Spain’s female teachers of the Second Spanish Republic have received the award 8 de marzo, in acknowledgement of the important work carried out by them during the 1930s.
The award was made by one of EI’s affiliates in Spain, FETE-UGT, to mark International Women’s Day on 8 March. The award honours the professional careers of those female teachers and their trade union work focussed on achieving a progressive model of society. In a significant effort to preserve this historic memory, the trade union wished to rescue their names from oblivion and pay homage to these committed and brave women.
The female teachers of the Republic supported an overhaul of the pedagogic model, regardless of the difficulties that they encountered. Society, at the time, was not prepared to accept the vanguard educational practices that introduced coeducation, a pedagogical principle that favours respect and harmony between the sexes. Similarly, they introduced practical and experimental teaching in the classroom.
Education represented one of the key social commitments of the Second Republic. During that period, this involved articulating an educational model that improved access to secondary education and universities for the poorest sectors of the population, as well as a school rooted in the environment and needs of rural areas, which at the time suffered from extreme neglect.
As such, the female teachers of the Republic defended a model of compulsory public education that was free, secular, bi-lingual and founded upon solidarity, and one that attempted to end centuries of discrimination based on gender and social class.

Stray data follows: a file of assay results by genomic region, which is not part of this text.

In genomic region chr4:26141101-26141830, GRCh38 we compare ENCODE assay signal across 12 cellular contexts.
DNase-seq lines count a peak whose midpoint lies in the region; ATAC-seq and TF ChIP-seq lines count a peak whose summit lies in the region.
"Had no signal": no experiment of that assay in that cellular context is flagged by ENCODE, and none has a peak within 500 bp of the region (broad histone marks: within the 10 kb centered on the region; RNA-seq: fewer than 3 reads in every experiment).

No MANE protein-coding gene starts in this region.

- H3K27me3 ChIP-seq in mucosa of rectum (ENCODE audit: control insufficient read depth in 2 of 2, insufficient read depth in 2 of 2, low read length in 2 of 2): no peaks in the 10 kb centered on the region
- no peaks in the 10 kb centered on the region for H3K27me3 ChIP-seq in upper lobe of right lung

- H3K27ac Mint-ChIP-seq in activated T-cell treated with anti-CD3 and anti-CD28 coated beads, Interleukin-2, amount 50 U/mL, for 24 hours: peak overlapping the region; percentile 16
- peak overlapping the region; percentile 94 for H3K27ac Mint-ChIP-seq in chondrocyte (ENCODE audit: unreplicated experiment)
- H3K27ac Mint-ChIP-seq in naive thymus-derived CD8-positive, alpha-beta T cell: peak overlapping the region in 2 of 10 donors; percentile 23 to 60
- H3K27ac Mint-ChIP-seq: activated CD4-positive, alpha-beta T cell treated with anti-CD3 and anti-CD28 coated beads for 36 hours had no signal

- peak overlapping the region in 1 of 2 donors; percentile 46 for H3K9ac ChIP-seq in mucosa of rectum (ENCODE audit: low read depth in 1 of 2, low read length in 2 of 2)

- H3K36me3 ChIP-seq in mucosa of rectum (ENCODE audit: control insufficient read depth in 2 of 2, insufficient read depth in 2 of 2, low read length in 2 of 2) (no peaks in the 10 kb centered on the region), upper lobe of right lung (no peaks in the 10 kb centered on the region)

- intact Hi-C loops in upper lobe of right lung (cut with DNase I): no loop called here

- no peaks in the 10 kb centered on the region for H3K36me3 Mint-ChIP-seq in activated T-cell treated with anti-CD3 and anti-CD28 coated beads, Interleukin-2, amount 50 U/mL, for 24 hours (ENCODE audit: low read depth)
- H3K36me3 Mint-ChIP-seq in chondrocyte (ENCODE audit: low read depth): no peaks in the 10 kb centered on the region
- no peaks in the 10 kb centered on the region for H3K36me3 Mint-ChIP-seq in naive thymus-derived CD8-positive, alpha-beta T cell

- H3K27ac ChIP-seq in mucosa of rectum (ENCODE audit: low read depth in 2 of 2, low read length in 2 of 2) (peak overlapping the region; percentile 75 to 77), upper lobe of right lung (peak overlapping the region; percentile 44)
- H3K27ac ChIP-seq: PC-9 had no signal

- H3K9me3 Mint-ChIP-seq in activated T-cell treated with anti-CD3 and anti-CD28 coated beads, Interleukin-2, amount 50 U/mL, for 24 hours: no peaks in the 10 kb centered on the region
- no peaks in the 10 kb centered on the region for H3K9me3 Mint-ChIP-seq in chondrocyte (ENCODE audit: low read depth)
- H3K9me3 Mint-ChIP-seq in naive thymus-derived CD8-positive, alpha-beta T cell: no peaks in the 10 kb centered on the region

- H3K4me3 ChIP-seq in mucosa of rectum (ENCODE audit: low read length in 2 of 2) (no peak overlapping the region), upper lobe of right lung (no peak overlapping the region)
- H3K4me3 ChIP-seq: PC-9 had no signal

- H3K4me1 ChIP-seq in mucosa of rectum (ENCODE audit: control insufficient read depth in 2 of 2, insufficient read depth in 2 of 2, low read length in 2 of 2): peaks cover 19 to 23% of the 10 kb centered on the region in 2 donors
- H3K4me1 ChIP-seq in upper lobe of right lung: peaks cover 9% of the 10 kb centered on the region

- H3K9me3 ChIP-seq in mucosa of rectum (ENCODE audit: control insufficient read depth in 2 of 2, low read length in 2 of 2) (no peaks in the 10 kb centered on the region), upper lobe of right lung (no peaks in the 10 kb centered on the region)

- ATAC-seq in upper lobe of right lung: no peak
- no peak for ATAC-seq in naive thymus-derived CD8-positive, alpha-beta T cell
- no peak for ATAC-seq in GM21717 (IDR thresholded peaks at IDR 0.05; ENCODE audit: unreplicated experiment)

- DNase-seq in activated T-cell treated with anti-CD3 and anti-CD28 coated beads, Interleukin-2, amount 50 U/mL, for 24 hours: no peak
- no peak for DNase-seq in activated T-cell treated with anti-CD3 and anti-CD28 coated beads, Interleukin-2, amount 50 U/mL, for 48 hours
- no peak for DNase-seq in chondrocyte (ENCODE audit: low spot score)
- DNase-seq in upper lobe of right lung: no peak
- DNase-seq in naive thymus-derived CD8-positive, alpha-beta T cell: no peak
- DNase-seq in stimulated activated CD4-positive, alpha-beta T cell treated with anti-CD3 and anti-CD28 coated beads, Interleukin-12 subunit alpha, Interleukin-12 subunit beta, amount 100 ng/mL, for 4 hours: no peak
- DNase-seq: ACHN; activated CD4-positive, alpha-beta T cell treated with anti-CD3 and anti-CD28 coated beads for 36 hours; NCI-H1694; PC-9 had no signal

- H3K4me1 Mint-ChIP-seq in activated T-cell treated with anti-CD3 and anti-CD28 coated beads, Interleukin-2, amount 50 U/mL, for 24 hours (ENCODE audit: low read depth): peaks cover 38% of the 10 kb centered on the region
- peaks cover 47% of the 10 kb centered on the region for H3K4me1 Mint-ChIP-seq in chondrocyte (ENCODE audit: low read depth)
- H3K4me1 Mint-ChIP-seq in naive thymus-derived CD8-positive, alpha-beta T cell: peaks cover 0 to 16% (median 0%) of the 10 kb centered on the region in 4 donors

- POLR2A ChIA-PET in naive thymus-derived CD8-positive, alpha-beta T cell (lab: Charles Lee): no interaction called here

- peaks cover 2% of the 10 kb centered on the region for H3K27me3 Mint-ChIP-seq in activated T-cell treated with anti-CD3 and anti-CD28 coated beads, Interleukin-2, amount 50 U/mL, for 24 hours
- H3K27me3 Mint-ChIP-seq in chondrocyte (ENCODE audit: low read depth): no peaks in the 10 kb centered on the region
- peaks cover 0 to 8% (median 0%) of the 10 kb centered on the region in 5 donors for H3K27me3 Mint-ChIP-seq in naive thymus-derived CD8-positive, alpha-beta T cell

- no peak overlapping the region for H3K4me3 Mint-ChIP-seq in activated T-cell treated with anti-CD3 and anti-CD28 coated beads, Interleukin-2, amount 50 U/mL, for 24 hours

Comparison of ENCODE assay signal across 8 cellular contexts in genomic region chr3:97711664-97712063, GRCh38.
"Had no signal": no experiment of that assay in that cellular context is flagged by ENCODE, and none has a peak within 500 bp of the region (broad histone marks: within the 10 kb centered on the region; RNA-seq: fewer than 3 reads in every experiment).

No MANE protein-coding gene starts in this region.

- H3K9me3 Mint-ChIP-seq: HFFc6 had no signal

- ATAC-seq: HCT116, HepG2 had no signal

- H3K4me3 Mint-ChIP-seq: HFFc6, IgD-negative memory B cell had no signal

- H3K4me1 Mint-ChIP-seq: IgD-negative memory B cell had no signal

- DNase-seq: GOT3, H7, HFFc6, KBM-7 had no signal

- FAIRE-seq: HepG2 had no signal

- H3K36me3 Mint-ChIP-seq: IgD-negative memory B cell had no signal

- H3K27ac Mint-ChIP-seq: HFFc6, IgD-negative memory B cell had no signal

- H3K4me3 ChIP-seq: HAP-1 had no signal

This period was violently cut short by the outbreak of the Civil War and the subsequent Franco dictatorship that lasted several decades (1939-1975). Along with the dictatorship came repression and exile for a large number of these female teachers. But many of them continued teaching, even under the shadow of fear. The Franco regime was particularly irritated by their image as women liberated from the submission that, at that time, was imposed by social customs.
Decades were to pass until Spain was able to count on a generation of teachers with such thorough training as those from this period.
"Nowadays, public education suffers widespread cuts and equality advancements seem institutionally fragile and insufficiently recognised", said EI Coordinator for Equality, Rebeca Sevilla.
“At times like today, it is important to remember the work of those women who in complicated situations worked hard to achieve an equal society, fundamentally through education, but also through social and trade union participation. Let them serve as an inspiration to everyone, both men and women”, she concluded.
To find out more about the female teachers of the Republic click here(blog in Spanish)
To read the joint manifesto by FETE-UGT and FECCOO on the occasion of International Women’s Day click here (in Spanish)